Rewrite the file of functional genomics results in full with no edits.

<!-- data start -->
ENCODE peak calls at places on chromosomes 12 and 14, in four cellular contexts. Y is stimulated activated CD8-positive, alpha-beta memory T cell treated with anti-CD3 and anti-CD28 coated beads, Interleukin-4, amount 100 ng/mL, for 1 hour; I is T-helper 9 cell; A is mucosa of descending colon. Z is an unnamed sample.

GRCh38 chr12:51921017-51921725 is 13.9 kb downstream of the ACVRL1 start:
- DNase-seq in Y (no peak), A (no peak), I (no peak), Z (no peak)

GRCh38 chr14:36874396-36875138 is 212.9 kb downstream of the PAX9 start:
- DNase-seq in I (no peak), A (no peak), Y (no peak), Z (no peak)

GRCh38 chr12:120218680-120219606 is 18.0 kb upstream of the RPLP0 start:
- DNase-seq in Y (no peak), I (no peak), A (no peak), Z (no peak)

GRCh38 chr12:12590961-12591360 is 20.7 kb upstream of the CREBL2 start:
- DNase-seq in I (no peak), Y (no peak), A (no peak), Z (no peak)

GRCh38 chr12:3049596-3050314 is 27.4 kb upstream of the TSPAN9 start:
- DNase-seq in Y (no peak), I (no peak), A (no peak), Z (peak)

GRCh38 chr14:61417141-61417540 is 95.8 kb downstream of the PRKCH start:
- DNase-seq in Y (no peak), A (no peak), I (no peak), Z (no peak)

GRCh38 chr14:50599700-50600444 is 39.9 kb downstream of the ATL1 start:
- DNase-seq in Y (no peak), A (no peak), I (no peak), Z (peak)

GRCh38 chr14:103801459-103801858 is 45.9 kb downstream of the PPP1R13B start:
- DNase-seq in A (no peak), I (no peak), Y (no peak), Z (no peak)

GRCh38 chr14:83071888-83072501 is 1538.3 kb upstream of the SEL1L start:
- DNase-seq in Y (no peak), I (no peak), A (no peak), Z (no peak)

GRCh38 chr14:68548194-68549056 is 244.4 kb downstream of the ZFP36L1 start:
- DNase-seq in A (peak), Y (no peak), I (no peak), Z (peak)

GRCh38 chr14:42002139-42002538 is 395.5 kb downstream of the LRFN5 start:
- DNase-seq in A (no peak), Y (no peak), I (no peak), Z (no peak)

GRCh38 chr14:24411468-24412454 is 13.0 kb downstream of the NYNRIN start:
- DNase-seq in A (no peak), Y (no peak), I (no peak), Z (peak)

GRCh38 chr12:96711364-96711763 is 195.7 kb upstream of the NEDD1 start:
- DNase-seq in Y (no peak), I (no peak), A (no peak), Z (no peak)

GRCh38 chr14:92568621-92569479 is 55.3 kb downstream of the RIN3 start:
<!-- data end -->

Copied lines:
ENCODE peak calls at places on chromosomes 12 and 14, in four cellular contexts. Y is stimulated activated CD8-positive, alpha-beta memory T cell treated with anti-CD3 and anti-CD28 coated beads, Interleukin-4, amount 100 ng/mL, for 1 hour; I is T-helper 9 cell; A is mucosa of descending colon. Z is an unnamed sample.

GRCh38 chr12:51921017-51921725 is 13.9 kb downstream of the ACVRL1 start:
- DNase-seq in Y (no peak), A (no peak), I (no peak), Z (no peak)

GRCh38 chr14:36874396-36875138 is 212.9 kb downstream of the PAX9 start:
- DNase-seq in I (no peak), A (no peak), Y (no peak), Z (no peak)

GRCh38 chr12:120218680-120219606 is 18.0 kb upstream of the RPLP0 start:
- DNase-seq in Y (no peak), I (no peak), A (no peak), Z (no peak)

GRCh38 chr12:12590961-12591360 is 20.7 kb upstream of the CREBL2 start:
- DNase-seq in I (no peak), Y (no peak), A (no peak), Z (no peak)

GRCh38 chr12:3049596-3050314 is 27.4 kb upstream of the TSPAN9 start:
- DNase-seq in Y (no peak), I (no peak), A (no peak), Z (peak)

GRCh38 chr14:61417141-61417540 is 95.8 kb downstream of the PRKCH start:
- DNase-seq in Y (no peak), A (no peak), I (no peak), Z (no peak)

GRCh38 chr14:50599700-50600444 is 39.9 kb downstream of the ATL1 start:
- DNase-seq in Y (no peak), A (no peak), I (no peak), Z (peak)

GRCh38 chr14:103801459-103801858 is 45.9 kb downstream of the PPP1R13B start:
- DNase-seq in A (no peak), I (no peak), Y (no peak), Z (no peak)

GRCh38 chr14:83071888-83072501 is 1538.3 kb upstream of the SEL1L start:
- DNase-seq in Y (no peak), I (no peak), A (no peak), Z (no peak)

GRCh38 chr14:68548194-68549056 is 244.4 kb downstream of the ZFP36L1 start:
- DNase-seq in A (peak), Y (no peak), I (no peak), Z (peak)

GRCh38 chr14:42002139-42002538 is 395.5 kb downstream of the LRFN5 start:
- DNase-seq in A (no peak), Y (no peak), I (no peak), Z (no peak)

GRCh38 chr14:24411468-24412454 is 13.0 kb downstream of the NYNRIN start:
- DNase-seq in A (no peak), Y (no peak), I (no peak), Z (peak)

GRCh38 chr12:96711364-96711763 is 195.7 kb upstream of the NEDD1 start:
- DNase-seq in Y (no peak), I (no peak), A (no peak), Z (no peak)

GRCh38 chr14:92568621-92569479 is 55.3 kb downstream of the RIN3 start: